CZ 75B w/Kadet Adapter 22 LR
The concept of shooting 22 LR ammo in centerfire handguns goes back a long way. The Germans had a system for the Luger when centerfire ammunition was mighty scarce between the two World Wars. These conversion units consisting of an insert barrel, a different toggle mechanism, and suitable magazines. Insert barrels were also used on the Walther PP at that time to fire a low-power 4mm round, presumably for indoor gallery use. These 4mms were one-shot deals, the round not having enough power to run the slide, so you had to work it by hand. Also pre-WWII or shortly thereafter were some conversions for the 1911 45 autos involving a lightened slide, which predates the Colt Ace conversion with floating chamber. Then the Ace system came along, and it let 22 LR rounds give the same kick to your 1911 as when firing 45 ACP rounds, thanks to a flying breech that essentially amplified the kick of the rimfire rounds to cycle the normal slide. Even more recently a few 22 LR units were made in Germany for the P-38, apparently for police/border-guard units. Like todays units, these consisted of slide, barrel, and magazines suitable for rimfires.
Todays centerfire shooter who wants to save ammo money, or just plain wants to shoot a lot more for the same money, can buy 22 conversions that replace the slide with a more appropriate one, generally of lighter weight. In the case of the test unit for this report, the slides were fitted with excellent adjustable sights and excellent barrels. Changing centerfire to rimfire involved only taking off the original slide and replacing it with the 22 conversion unit, securing it in place with the normal cross pin, plugging in a 22-caliber magazine, and bang, youre done. In a non-exhaustive search Gun Tests found modern conversions for 1911s by at least four U.S. companies: Kimber, Ciener, Wilson, and Marvel. There are several 22 conversions for the 1911 made in other countries, notably Italy, but we have not seen those here yet. CZ makes one for its Model 75, called the Kadet Adapter, and Ciener also offers one for the Hi-Power. Note that 22 conversions are available for only a tiny fraction of todays vast assortment of auto pistols.
Gun Tests tested with three types of rimfire ammunition that included light target loads, normal 22 ammo, and one of the hotter types with an odd-shaped bullet. They were Eleys XTRA pistol ammo, Federal Classic RN, and Remington Yellow Jacket with truncated-cone, hollowpoint bullets.
Gun Tests recently tested the CZ 75 9mm Model B pistol and liked it a lot, especially its provision for cocked-and-locked carry of a DA/SA auto. For this report they acquired the CZ 75 Kadet 22 LR conversion for the gun. This well-made unit fit easily onto the CZ, and gave the same overall look and balance. An important point about the CZ conversion is that it uses a fairly heavy slide/barrel assembly to retain the original weight and balance of the piece in 9mm configuration, and then uses a separate sliding breech, much like that on the S&W Model 41, to cycle the rounds in and out and re-cock the hammer. The magazine capacity was only 10 rounds for the 22 version, compared with 16 for the 9mm.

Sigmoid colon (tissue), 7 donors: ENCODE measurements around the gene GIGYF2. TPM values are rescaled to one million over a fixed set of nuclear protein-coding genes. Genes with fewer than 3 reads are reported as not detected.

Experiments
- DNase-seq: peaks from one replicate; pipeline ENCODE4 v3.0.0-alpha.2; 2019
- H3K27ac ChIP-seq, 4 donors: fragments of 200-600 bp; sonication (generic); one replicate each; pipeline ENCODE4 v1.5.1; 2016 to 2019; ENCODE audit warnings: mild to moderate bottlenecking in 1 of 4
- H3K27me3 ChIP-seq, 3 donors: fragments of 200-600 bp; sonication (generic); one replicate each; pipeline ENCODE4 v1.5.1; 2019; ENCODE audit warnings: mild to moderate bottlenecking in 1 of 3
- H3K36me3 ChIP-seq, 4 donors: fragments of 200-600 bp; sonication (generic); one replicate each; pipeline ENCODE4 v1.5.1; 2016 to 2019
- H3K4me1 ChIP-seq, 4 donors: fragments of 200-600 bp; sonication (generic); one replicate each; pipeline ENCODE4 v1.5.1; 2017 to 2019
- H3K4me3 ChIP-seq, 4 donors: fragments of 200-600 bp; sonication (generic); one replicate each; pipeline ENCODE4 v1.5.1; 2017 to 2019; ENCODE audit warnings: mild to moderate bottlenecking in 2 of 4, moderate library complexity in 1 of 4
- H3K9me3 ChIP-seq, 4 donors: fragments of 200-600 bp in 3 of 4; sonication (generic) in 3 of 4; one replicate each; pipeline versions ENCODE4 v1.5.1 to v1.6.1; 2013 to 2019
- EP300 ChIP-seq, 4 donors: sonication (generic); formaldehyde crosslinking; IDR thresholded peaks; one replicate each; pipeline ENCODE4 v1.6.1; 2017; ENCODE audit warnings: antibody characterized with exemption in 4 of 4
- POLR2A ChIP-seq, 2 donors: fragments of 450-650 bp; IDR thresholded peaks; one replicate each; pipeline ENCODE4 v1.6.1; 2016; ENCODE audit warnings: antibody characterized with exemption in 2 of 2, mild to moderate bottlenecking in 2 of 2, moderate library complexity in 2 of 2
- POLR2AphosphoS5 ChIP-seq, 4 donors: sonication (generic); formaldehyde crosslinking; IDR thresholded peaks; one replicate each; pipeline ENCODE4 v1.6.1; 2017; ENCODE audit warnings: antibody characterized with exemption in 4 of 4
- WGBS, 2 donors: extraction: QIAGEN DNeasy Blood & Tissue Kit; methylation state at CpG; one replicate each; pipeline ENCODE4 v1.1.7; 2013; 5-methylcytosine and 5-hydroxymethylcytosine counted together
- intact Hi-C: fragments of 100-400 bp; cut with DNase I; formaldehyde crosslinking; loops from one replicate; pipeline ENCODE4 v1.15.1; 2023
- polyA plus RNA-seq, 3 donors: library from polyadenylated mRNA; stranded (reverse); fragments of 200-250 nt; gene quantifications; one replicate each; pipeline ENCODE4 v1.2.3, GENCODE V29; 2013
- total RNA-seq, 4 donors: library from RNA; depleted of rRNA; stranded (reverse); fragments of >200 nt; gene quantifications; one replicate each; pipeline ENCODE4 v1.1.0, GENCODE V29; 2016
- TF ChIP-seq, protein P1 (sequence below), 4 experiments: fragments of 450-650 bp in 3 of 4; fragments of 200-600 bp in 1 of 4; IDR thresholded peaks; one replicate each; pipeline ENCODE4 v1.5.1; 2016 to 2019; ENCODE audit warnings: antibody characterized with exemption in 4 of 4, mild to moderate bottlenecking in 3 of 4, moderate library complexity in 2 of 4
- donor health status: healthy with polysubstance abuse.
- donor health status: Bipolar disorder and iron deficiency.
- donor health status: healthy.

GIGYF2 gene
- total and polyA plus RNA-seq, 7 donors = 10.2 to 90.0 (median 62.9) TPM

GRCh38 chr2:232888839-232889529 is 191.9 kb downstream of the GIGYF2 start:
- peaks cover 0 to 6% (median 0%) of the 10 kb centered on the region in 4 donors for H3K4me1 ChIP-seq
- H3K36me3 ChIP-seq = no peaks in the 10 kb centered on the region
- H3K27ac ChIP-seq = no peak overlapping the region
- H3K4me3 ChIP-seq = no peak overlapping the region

Note that if you dont have a CZ, you can buy a complete 22 pistol from CZ. Called the Kadet, it sells for $689. It is a full-size and full-weight version of the CZ 75B 9mm, but in 22 LR.
Another, very pleasant, difference was the sight setup fitted to the Kadet. The rear was fully adjustable, the front was slanted like the full-size version, the sight picture was outstanding, and both front and rear had tritium inserts to permit low-light practice.
Two magazines came with the Kadet in a full-gun-size plastic case. They found the CZ magazines a touch harder to load than others, but they were not at all difficult to load, except maybe the tenth round. Everything about this conversion kit was very well made and nicely finished in a matte black that matched the gun exactly. They noted the 22 barrel, breech slide, and stationary slide were all serial numbered, and the barrel chamber carried a proof mark.
They installed the Kadet onto the Model 75B, which took only a few minutes. They neglected to lubricate the unit, however, and the first five shots of normal Federal ammunition failed to feed. All the empties got out, but the flying slide didnt get far enough rearward to pick up the next round. These brand-new parts needed oil. They fixed that problem and the Kadet conversion then handled even the light-recoiling Eley match ammunition with ease. There were no failures to feed, fire, or eject. A nice touch was that the gun would stay open after the last shot. They were very pleased with the function of this setup.
Even more to the magazines liking was the conversion units outstanding accuracy. The sample target that came with the unit showed the fine potential of the Kadet, and they were able to match the factory results with several of their groups. The sights as received were precisely aligned with the center of our 15-yard target. As noted in the original test of the 9mm, the trigger of the CZ needed work. A really fine trigger job would benefit this gun immensely in both calibers.
Gun Tests Said: The price was fair for the quality, and if you shoot a lot, such a conversion will pay for itself in money saved over the cost of centerfire ammunition, especially at todays prices. In fact thats true for all 22 conversion units, one of the reasons theyre so popular today. They would highly recommend the Kadet to owners of the CZ handguns that accept it. The Kadet Adapter will also fit the single-action CZ Model SA, and all full-size CZ pistols from the 75/85 series. Check the website (www.cz-usa.com) for details.